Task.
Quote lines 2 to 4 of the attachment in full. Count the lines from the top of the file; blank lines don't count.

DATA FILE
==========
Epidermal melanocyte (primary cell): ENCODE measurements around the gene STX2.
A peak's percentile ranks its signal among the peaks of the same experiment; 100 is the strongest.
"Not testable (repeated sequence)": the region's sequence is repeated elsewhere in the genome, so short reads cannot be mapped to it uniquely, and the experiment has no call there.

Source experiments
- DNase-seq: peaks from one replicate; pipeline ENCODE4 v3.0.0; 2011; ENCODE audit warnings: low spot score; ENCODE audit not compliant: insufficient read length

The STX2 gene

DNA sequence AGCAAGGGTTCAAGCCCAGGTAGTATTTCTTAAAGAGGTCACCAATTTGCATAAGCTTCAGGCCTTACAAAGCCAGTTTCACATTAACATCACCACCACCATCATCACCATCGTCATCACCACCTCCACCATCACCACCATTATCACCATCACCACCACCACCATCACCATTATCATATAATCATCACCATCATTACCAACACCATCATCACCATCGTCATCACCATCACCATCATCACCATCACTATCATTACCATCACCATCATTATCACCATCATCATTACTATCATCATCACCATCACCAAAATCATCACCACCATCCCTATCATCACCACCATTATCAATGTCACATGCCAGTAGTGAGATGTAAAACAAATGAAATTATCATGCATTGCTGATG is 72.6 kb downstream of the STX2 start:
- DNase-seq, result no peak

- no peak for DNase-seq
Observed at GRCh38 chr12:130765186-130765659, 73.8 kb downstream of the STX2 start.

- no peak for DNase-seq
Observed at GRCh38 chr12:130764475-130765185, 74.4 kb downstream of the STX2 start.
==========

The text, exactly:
A peak's percentile ranks its signal among the peaks of the same experiment; 100 is the strongest.
"Not testable (repeated sequence)": the region's sequence is repeated elsewhere in the genome, so short reads cannot be mapped to it uniquely, and the experiment has no call there.

Source experiments